The aubergine is a tough lover. If eaten raw, its bland body is compact and spongy. Although it tends to be bitter, it can help us discover new culinary horizons.
Do you know any child who likes eggplant (just another name for the aubergine)? I don’t. And I never liked it as a child myself, which isn’t surprising. Most of the greyish morsels that ended up on my plate when I was young tasted even worse than they looked and left a trace of bitterness on my tongue. My mother would always wonder: salt or no salt? She’d read contradictory recipes in various women’s magazines, some of them saying that the only way to prevent the bitter aftertaste of aubergine is to dice it and season it with a generous amount of salt, then set it aside to let it sweat the bitter poison right out. Other sources declared the first solution a hoax, arguing that salt actually causes the fruit’s bitterness. Since I now have my own food column, I feel I need to set the record straight, once and for all.
Salting eggplant does have its perks – it’s one way to prevent the fruit from absorbing too much oil when frying, but I’ll get to that in a moment – however, it doesn’t influence the fruit’s bitterness. Bitterness is a matter of time. The longer an aubergine grows on its stalk, the juicier the pulp and the more bitter the taste. Although its skin doesn’t shrivel easily after harvesting, it shouldn’t be stored in warehouses or in the darkest corner of the fridge for a long time. Wrong storage causes unpleasant, embittered undertones. The conclusion is as follows: eggplant has the right to remain bitter and nothing can be done about it apart from buying the fruit from trusted sources. It’s not your fault if it doesn’t work out.
Niki Segnit claims eggplant tastes just right when it is compact and shiny like dolphin skin. The food guru surely means the lustre the fruit owes to the hectolitres of olive oil its spongy flesh so easily absorbs – people committed to losing weight may want to avoid the pear of love, despite its nutrient-rich composition. Eating aubergine boosts potassium, calcium and magnesium levels in the body. It’s a good source of fibre as well, since 100 grams of eggplant contain twice as much fibre as the same amount of apples or strawberries. Nonetheless, there is a whole array of strategies to prevent the aubergine’s legendary friendship with oil. For instance adding salt, soaking the fruit in milk, or even frying it in surprisingly large amounts of oil! Evelyn Rose explains that adding more oil than usual prevents it from absorbing as much fat because its surface seals faster due to the higher temperature.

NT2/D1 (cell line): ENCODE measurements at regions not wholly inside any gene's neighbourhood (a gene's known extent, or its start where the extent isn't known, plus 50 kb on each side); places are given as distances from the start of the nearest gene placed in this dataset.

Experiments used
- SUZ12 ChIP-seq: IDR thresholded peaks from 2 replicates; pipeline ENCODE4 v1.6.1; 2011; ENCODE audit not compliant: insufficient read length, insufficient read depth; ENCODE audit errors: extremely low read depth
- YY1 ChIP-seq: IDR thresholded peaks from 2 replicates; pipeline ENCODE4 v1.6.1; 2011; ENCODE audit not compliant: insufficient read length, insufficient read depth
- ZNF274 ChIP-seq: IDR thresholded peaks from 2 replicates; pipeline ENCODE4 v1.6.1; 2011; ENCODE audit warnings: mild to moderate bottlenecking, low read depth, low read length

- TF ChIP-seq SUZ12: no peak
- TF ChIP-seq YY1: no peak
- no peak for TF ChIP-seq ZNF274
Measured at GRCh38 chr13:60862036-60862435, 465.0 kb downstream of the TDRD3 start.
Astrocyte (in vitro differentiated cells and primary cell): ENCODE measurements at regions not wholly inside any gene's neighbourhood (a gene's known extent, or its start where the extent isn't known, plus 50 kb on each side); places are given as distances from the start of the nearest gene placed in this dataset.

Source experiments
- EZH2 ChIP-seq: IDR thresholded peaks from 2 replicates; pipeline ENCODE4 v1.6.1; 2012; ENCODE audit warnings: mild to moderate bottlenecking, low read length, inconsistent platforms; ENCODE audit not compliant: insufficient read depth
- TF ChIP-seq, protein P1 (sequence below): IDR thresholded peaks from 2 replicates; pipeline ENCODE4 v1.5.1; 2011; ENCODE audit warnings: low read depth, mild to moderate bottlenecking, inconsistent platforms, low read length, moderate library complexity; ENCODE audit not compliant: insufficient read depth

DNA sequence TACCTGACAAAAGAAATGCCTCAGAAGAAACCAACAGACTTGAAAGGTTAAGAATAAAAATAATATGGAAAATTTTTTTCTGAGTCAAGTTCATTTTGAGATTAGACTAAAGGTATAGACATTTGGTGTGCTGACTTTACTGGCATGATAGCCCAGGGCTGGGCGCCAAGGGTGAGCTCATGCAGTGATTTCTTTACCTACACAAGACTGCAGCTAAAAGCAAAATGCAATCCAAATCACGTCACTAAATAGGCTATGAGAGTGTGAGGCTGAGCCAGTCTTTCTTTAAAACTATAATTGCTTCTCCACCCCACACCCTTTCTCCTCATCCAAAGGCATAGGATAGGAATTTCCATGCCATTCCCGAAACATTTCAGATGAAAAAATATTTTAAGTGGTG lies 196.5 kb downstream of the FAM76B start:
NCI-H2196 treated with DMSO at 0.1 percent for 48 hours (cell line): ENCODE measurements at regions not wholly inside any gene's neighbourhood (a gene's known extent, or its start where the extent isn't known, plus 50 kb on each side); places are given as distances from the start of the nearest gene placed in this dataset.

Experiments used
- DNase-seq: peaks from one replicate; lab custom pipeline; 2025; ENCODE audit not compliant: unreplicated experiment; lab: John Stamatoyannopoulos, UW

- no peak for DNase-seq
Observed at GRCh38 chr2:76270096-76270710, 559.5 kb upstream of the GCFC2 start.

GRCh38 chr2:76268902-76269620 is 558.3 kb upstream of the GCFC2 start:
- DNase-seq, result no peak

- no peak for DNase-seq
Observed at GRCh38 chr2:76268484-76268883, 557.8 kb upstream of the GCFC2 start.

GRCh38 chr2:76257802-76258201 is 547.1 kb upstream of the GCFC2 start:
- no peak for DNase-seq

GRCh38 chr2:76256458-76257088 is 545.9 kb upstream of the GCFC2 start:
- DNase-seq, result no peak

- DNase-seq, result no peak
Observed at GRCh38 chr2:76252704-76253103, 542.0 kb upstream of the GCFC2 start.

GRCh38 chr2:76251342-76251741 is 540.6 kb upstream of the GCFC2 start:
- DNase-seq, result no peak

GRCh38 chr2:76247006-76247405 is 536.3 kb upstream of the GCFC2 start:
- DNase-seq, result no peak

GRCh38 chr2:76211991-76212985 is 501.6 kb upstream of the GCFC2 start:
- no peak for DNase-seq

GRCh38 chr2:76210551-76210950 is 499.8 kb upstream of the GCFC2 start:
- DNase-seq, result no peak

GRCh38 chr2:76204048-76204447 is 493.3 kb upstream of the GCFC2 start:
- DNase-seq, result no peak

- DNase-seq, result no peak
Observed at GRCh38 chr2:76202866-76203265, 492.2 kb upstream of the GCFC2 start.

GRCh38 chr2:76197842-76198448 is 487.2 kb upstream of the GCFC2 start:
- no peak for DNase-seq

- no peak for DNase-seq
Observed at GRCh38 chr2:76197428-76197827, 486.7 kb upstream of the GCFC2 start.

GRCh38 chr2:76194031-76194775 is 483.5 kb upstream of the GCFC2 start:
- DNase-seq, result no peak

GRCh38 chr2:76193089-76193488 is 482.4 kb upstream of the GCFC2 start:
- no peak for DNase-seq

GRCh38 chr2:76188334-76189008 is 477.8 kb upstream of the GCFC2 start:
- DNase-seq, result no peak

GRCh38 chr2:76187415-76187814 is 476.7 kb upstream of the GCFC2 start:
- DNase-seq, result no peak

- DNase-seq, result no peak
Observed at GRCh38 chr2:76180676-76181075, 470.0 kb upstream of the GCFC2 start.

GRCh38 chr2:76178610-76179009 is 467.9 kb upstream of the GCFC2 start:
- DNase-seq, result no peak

Whatever method we choose, fried aubergine slices are a pure delight. I love eating them right off the skillet, sprinkled with nutmeg. It’s one of those combinations that throws our senses off-balance and empties our plates before we know it. Berenjena con miel (eggplant with honey), traditionally served as tapas in Cordoba, has a similar effect on our taste buds. It’s coated with a thin layer of flour before frying, which gives it a crispy shell that underscores its velvety insides. Slightly sour molasses is sometimes used instead of honey, but I think the best choice is orange blossom honey (or linden honey mixed with orange blossom water). I serve the slices with crumbled goat cheese and fresh thyme. It’s the taste of summer’s twilight.
Frying isn’t the very best way to cook the pear of love. It can be baked, stewed, marinated and steamed. In the Chinese province of Sichuan, eggplant is often served yú xiāng, ‘smelling of fish’: the name refers to the rich taste of umami we might associate with anchovies, among others, but the dish tastes much better than its name would suggest. It is entirely vegan, and has nothing to do with fish. The eggplant is fried or steamed (I recommend the latter method), then soaked in a mix of chilli sauce, soy sauce and doubanjiang – a paste made from fermented soy and broad beans.